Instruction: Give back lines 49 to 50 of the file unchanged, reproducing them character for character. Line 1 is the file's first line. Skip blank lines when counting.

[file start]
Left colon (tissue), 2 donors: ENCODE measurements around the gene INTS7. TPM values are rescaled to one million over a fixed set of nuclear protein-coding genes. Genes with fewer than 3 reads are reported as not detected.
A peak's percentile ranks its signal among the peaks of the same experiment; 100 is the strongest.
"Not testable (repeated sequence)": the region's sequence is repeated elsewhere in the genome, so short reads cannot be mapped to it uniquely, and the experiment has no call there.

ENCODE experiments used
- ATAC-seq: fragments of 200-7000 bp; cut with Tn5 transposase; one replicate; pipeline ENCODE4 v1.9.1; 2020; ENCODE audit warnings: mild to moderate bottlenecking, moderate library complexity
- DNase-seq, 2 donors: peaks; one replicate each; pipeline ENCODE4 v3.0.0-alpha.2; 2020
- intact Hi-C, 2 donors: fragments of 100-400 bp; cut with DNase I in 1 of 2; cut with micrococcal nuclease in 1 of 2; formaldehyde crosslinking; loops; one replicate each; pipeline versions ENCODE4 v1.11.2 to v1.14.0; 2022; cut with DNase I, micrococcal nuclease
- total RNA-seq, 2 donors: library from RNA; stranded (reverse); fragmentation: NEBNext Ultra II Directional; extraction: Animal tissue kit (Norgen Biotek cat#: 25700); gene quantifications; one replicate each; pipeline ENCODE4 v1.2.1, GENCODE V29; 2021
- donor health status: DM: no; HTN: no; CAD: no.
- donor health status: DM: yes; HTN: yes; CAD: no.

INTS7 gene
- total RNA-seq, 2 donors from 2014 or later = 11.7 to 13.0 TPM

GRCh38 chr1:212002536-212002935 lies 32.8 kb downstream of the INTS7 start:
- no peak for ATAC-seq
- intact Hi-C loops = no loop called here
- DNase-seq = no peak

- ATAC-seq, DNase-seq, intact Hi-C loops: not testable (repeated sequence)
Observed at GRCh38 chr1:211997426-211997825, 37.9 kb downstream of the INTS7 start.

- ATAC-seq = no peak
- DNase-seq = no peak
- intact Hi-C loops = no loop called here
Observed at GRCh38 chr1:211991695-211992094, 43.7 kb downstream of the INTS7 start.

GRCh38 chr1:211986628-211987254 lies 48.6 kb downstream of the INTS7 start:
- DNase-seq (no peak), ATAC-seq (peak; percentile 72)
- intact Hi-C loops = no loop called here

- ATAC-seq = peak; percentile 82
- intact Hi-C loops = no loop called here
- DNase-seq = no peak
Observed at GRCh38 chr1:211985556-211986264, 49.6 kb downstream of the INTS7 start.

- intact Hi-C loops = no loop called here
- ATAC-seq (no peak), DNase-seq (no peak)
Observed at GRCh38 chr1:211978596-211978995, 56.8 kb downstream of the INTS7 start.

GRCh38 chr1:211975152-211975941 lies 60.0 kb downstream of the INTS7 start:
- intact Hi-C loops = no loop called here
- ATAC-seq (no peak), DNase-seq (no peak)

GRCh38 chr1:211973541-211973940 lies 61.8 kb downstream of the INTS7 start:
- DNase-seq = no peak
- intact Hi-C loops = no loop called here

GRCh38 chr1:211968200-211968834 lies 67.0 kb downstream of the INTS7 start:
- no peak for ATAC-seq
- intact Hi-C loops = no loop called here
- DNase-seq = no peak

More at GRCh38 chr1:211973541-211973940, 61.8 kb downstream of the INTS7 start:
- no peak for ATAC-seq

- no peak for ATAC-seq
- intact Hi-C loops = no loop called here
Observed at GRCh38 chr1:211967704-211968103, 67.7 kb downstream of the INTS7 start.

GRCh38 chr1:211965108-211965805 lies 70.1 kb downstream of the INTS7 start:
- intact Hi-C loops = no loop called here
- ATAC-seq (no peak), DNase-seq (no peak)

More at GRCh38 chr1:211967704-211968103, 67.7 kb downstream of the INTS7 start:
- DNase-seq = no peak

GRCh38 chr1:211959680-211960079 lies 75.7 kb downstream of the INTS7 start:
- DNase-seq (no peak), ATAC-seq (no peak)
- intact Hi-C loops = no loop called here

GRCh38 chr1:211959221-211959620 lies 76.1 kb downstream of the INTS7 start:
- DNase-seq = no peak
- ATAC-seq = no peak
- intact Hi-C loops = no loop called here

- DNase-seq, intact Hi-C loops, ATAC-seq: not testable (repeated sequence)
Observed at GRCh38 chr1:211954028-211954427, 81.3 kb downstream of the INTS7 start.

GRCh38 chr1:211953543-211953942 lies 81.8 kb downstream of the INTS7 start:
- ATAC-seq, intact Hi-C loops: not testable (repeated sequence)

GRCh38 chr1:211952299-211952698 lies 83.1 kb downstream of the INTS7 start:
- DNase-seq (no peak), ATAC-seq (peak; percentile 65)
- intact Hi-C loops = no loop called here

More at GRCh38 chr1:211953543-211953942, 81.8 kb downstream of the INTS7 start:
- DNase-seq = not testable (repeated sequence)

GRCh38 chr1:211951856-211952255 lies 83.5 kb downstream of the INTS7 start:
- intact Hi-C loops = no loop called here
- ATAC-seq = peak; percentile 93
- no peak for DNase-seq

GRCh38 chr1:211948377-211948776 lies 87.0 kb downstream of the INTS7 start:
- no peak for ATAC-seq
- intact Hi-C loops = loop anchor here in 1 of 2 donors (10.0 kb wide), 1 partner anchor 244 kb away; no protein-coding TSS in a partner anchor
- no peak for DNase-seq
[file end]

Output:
- intact Hi-C loops = no loop called here
- ATAC-seq (no peak), DNase-seq (no peak)